The ‘Personhood’ Debate Heats UpBy Jeffrey Hess | Published 31 Oct 2011 07:07pm |
Supporters and opponents of Amendment 26, known as the personhood amendment, are increasing their campaign efforts in the last few days before the Mississippi general election. MPB's Jeffrey Hess reports supporters of 26 are responding to some of their toughest critics about what the passage of the personhood amendment could mean for the state.
"Did my rapist create the life inside of me? no. God almighty created that life,"
31-year old Ashley Sigrest took the podium at a press conference at the capitol in Jackson yesterday telling her story of becoming pregnant after she was raped at 17...she had an abortion and says that event has led her to support amendment 26 which would ban abortion even in cases of rape and incest.
"My rapist didn't kill me; I am standing here alive right now. I have three beautiful children at home and a husband that loves me. But i choose to kill my child out of shame, out of guilt, out of fear. Rape, is no excuse for abortion," Sigrest said.
Brad Prewitt, the executive director of the yes on 26 campaign, says concerns that the amendment could outlaw certain types of birth control are scare tactics, designed to muddy the waters on what he considers a simple issue.
"One of the scare tactics that have been raised is the use of birth control, the pill, contraception. And we have stated unequivocally all along that if you are attempting to prevent a pregnancy there is no problem with defining the personhood of the unborn. But if you are trying to end a pregnancy, that is another story," Prewitt said.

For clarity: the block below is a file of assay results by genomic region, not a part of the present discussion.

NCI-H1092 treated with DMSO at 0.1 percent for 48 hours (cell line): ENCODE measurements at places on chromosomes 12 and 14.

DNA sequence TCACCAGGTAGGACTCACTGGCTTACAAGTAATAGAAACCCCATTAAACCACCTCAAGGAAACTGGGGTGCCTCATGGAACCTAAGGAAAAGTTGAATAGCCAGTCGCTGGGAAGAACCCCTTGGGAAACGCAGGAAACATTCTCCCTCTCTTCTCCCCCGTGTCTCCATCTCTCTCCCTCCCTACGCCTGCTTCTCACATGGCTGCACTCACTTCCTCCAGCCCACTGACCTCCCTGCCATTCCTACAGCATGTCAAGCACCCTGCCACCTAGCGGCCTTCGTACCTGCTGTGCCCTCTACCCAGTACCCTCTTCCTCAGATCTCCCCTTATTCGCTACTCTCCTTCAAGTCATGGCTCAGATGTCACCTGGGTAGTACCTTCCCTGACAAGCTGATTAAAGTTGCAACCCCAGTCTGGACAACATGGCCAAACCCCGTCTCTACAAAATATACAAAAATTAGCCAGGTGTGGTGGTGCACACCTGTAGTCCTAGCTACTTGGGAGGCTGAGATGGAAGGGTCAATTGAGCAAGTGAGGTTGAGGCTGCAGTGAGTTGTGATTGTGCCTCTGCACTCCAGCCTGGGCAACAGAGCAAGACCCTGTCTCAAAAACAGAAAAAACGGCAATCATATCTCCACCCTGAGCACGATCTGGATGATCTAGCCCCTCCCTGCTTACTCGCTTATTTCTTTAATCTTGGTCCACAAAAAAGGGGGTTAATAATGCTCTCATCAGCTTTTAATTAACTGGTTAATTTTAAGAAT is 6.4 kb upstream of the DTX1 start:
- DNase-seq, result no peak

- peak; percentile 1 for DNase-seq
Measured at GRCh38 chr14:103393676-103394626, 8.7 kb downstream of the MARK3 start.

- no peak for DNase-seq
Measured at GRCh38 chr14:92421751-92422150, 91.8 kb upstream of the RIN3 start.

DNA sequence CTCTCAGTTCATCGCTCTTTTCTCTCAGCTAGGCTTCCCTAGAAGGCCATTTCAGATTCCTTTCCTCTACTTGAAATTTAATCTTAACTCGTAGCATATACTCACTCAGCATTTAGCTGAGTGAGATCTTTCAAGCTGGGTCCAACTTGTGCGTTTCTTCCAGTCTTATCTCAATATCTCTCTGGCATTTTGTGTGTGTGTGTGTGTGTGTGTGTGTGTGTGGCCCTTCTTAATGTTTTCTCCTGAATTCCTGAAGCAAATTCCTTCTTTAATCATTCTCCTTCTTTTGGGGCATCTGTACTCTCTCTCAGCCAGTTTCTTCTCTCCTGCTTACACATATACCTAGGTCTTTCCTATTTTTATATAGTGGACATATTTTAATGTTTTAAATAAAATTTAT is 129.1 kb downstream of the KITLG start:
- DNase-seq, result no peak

However, there is disagreement in the legal and medical establishment if that would be the case.
Jackson Gynecologist Randy Hines is part of a group of doctors and nurses that have come out against amendment 26, specifically citing the potential that it could ban common birth control and fertility treatments.
"I think there are some forms of birth control that with passage of this amendment would likely be illegal, thinks like the IUD and morning after pill. So birth control is the perfect option of how complicated life will get after 26, if we allow it to be passed," Hines said.
The state medical association and the state nurses association have both come out in opposition to the amendment, over worries of government interference in the doctor-patient relationship.
Initiative 26 and two other constitutional amendments are part of the November eighth general election ballot.
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